National accrediting group confirms receiving complaint of patient safety concern at Summa

2017-01-04 | Akron Beacon Journal

Jan. 04--A national health accreditation organization confirmed on Tuesday that it had received a complaint "of a patient safety concern at Summa Health System."

The complaint comes amid a firestorm in the local medical community after the health system replaced Summa Emergency Associates (SEA) ­-- an independent physician corporation that's separate from Summa -- to staff its five emergency rooms with a group of doctors paid by Canton-based US Acute Care Solutions (USACS) at midnight Saturday.

On Tuesday, Katie Looze Bronk, a spokeswoman for the Joint Commission, said its Office of Quality and Patient Safety was "currently reviewing the concern, but we can neither confirm nor deny the details."

Summa spokesman Mike Bernstein said "while any person can file an anonymous complaint with the Joint Commission, we take patient safety concerns very seriously. To that end, we will respond in the appropriate time period as determined by the Joint Commission to allow them to determine if anything did actually occur."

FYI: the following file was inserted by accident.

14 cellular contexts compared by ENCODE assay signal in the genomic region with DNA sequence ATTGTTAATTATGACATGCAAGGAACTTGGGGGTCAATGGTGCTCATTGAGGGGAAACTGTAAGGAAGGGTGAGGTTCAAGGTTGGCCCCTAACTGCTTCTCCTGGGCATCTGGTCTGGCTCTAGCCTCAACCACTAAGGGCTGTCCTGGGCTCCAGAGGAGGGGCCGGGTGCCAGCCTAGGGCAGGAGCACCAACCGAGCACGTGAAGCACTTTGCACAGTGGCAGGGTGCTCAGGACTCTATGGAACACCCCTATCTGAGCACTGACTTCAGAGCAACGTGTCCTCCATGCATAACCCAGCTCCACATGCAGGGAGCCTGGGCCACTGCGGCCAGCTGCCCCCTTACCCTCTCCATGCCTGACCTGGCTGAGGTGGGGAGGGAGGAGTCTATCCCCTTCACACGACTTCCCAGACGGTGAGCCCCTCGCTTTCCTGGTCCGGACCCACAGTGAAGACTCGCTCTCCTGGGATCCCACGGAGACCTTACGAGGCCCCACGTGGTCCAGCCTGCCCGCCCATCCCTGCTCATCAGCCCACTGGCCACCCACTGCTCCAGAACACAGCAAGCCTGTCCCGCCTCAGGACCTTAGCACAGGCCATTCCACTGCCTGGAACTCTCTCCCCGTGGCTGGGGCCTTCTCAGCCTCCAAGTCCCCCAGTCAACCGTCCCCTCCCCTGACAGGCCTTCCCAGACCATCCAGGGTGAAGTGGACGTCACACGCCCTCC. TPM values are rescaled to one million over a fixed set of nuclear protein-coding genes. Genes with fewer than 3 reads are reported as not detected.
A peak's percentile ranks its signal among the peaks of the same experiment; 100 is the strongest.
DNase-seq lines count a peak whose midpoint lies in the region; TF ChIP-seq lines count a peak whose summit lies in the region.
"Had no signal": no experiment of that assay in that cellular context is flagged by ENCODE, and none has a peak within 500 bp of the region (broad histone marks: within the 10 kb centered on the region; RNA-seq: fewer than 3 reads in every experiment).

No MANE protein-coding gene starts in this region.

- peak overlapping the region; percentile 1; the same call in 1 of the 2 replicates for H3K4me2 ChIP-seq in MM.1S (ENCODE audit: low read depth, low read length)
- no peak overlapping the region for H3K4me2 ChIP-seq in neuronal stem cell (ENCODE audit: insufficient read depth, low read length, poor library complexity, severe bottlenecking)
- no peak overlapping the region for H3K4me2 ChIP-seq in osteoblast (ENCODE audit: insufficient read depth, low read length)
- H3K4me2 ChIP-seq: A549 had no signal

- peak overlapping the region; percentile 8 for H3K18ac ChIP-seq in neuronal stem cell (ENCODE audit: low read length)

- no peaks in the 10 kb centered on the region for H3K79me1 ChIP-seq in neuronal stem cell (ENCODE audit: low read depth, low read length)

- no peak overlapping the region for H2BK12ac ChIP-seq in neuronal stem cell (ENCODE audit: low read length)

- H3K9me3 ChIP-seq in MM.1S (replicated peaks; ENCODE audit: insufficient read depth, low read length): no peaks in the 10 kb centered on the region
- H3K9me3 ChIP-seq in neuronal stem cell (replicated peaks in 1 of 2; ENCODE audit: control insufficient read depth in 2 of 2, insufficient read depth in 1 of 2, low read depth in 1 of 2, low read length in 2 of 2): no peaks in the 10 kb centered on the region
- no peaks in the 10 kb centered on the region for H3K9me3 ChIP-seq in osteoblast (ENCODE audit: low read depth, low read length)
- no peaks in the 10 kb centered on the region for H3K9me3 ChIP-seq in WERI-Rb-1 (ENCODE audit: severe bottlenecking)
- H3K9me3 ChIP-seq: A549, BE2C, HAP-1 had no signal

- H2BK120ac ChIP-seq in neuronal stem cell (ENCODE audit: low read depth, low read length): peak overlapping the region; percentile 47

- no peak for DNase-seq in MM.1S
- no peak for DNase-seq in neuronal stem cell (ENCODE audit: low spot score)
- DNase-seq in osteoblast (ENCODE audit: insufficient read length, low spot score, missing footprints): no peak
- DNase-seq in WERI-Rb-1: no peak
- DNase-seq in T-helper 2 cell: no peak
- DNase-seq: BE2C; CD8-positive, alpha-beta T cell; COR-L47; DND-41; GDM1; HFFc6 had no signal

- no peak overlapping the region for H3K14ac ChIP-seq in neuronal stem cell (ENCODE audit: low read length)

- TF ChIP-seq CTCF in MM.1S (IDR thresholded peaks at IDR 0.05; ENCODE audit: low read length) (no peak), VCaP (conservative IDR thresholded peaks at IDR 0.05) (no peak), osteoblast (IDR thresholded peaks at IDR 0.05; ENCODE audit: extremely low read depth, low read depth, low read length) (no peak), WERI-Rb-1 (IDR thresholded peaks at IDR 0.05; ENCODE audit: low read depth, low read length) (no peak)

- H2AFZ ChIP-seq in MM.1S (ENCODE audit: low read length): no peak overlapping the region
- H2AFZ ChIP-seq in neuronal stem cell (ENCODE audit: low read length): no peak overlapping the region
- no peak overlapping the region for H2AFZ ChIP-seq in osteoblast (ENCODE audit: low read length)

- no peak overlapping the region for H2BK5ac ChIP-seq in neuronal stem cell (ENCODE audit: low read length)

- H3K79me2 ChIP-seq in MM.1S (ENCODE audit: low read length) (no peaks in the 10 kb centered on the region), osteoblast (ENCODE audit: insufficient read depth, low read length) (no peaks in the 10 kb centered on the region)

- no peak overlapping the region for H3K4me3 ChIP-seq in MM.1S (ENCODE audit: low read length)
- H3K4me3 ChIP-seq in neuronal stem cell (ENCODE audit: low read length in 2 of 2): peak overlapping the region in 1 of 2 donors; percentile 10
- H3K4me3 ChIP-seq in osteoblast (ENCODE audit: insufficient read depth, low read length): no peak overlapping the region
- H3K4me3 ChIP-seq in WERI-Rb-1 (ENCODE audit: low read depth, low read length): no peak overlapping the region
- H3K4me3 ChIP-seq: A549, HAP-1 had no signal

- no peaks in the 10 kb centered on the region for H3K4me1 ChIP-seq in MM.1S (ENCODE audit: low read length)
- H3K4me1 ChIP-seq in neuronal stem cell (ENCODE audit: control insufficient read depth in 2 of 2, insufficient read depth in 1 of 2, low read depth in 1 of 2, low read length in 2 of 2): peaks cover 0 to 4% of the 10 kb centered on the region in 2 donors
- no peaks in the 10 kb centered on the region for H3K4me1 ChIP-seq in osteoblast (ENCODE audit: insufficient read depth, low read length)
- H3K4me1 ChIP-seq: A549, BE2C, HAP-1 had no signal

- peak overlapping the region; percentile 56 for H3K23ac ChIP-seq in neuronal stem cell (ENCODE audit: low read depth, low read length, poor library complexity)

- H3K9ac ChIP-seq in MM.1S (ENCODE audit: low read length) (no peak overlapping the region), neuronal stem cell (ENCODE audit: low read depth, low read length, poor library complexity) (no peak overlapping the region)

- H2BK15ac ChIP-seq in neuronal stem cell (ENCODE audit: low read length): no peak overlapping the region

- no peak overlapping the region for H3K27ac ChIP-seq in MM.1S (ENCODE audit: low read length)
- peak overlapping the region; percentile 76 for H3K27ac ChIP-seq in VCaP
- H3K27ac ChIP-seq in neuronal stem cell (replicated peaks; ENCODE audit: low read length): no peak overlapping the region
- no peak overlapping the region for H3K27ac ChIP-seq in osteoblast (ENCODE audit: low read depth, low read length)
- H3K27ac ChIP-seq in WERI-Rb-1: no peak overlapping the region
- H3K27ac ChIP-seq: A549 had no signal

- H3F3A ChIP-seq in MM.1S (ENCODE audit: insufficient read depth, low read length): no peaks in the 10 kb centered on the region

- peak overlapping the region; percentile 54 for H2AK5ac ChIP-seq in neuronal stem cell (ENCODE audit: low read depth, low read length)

On Tuesday, medical professionals at Summa continued to contact the Beacon Journal to express concerns about the care and work flow in the emergency rooms.

Marty Richmond, a spokesman for USACS, said "our experience with Summa employees, nurses and administrators has been overwhelmingly positive. Summa employees have worked tirelessly to bring our physicians up to speed on their systems and we are very appreciative of their professionalism."

The replaced SEA emergency room doctors, physicians' assistants and nurse practitioners would prefer to return to their jobs with their existing group, but if that can't happen, their leader said they have other job opportunities.

Help wanted

That's because most Northeast Ohio emergency departments are understaffed and need more help, said Dr. Jeff Wright, who leads the Summa Emergency Associates, the group of doctors who had staffed Summa emergency rooms for 40 years.

The approximately 80 medical professionals -- 60 board-certified emergency room doctors and 20 nurse practitioners and physicians' assistants -- still staff the emergency rooms at Western Reserve Hospital in Cuyahoga Falls and Wooster Community Hospital.